Wednesday, July 14, 2010

All Bite And No Bark At Hog Heaven

Some friends recently returned from a wedding in southern Ohio, from the New Philadelphia area. When I stopped by to visit with them, they told me how the wedding reception had been catered by a favorite local restaurant chain, Hog Heaven. They waxed on for quite some time about how wonderful and delicious the BBQ had been. Something odd about the name stuck in my head and then I remembered that there was a restaurant of that very same name on Cleveland Avenue on the north side of Canton. I pulled out my trusty smartphone and loaded up Google. A few key taps later, I had confirmed that the restaurant I was thinking of was the third and newest location in this local chain.

Based on my friends' glowing reviews of the food, I decided to take a closer look. While I didn't realize that there would be the advantage of lunch specials the day I decided to go, I'm glad I went when I did. The Canton location of Hog Heaven was located at 2730 Cleveland Avenue NW, Canton, OH 44709 and they can be reached at 330-458-0904. Their website lists menus, hours, and pretty much all the other information you'll need. Parking at the Canton location was in a lot next to the restaurant.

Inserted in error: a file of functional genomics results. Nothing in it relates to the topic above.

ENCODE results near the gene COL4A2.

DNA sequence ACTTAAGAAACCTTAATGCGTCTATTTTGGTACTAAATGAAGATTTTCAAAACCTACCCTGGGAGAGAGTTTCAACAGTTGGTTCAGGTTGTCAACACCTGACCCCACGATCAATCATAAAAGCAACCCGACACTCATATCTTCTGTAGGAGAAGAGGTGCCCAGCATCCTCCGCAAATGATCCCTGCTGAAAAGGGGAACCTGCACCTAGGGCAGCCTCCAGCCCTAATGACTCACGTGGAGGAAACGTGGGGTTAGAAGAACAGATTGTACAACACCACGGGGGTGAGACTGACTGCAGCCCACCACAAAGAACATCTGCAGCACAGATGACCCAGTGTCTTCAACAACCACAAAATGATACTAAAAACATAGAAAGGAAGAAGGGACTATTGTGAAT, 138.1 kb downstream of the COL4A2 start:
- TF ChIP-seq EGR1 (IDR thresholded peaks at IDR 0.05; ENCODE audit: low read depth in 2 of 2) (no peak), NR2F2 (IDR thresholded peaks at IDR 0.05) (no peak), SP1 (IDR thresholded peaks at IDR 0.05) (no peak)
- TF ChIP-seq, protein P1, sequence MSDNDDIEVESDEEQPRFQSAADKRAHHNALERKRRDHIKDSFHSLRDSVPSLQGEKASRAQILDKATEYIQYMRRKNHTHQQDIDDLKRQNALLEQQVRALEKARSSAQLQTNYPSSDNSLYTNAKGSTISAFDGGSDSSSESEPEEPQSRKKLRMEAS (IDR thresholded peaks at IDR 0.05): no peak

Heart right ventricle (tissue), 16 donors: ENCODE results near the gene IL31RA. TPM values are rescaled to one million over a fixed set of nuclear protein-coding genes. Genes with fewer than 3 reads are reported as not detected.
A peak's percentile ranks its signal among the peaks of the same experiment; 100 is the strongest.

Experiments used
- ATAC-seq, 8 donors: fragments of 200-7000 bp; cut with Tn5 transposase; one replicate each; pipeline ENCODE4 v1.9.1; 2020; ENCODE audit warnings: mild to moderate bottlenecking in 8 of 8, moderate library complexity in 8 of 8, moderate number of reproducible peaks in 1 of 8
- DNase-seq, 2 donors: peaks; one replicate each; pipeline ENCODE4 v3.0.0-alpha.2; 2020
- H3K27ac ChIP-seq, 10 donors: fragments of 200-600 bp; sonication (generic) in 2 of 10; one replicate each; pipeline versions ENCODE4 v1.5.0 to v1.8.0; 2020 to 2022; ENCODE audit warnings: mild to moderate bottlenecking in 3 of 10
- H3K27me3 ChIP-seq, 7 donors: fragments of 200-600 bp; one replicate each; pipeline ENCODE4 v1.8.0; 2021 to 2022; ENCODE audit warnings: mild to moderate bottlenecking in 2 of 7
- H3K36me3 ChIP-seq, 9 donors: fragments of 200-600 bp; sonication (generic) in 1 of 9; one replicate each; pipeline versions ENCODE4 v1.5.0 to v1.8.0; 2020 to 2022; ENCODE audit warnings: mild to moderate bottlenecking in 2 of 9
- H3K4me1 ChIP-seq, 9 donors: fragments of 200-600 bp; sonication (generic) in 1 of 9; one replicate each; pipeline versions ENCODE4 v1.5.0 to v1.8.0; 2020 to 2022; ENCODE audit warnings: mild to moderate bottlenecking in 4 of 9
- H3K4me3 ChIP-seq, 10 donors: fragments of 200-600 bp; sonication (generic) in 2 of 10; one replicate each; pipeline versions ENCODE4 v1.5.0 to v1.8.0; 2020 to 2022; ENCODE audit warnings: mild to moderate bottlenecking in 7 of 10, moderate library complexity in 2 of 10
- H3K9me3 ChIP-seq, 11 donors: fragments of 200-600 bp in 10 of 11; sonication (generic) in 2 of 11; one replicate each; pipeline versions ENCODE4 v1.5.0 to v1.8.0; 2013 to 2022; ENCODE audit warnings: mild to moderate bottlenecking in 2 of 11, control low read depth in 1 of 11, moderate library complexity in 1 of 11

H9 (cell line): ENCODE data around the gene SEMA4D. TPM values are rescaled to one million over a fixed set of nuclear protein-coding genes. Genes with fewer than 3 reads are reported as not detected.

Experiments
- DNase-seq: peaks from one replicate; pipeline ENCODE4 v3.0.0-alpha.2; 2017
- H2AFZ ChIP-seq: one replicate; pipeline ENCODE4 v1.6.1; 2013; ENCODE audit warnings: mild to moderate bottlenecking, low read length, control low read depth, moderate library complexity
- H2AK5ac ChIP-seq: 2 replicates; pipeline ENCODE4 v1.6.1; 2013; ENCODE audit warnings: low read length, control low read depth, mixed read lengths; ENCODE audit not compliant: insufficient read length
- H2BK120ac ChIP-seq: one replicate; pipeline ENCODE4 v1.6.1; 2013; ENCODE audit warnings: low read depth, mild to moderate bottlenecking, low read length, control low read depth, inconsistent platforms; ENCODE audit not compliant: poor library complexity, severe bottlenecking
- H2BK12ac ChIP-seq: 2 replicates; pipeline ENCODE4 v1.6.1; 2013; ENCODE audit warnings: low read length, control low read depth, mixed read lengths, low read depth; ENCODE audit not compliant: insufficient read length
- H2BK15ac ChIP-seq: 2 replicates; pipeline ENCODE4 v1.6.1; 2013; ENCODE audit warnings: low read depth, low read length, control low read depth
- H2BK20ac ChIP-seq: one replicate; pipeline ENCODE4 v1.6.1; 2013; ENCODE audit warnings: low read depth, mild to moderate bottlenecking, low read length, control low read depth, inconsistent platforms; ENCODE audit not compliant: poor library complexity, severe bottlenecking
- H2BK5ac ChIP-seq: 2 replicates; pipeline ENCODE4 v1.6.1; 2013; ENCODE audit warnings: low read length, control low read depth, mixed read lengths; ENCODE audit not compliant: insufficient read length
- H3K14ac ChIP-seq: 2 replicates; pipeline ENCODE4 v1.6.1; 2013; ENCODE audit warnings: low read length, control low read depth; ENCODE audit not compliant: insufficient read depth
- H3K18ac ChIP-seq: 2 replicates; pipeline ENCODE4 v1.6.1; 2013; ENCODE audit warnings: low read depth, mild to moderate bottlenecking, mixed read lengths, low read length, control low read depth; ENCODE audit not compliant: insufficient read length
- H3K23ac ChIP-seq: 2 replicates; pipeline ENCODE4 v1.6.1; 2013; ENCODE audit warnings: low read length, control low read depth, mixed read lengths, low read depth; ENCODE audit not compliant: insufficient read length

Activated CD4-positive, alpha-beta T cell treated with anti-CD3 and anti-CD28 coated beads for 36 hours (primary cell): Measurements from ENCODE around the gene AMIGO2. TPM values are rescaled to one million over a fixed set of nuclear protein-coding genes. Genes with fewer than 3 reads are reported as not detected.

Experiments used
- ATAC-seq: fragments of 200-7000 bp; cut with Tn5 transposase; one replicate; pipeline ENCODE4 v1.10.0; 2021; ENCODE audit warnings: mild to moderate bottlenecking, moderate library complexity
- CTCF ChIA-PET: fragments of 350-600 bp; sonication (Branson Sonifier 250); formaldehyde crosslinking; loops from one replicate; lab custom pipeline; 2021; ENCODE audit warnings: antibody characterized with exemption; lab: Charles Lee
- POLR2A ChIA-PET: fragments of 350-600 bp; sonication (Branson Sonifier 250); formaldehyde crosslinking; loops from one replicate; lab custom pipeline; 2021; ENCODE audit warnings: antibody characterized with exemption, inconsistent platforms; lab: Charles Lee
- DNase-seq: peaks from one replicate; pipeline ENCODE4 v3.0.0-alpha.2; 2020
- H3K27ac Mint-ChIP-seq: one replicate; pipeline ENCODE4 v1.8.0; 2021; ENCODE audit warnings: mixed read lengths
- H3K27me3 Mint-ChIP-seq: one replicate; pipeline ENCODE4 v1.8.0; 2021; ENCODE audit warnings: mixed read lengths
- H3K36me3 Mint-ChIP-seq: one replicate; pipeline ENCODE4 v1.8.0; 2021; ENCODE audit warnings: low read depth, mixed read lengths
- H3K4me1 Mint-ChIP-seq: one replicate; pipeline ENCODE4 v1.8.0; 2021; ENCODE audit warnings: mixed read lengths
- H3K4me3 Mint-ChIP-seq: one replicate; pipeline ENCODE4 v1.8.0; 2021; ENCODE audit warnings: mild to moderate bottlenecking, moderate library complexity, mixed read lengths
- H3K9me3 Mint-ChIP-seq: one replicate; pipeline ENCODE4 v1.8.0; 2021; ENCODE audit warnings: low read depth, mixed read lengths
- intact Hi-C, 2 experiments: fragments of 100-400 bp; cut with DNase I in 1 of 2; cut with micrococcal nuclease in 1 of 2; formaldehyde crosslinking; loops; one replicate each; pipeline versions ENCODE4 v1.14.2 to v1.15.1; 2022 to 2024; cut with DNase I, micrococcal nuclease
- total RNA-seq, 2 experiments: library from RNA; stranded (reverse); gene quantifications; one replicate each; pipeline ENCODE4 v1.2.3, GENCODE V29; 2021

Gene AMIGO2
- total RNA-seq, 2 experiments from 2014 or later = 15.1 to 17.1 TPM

Here was a shot of the restaurant's roadside sign: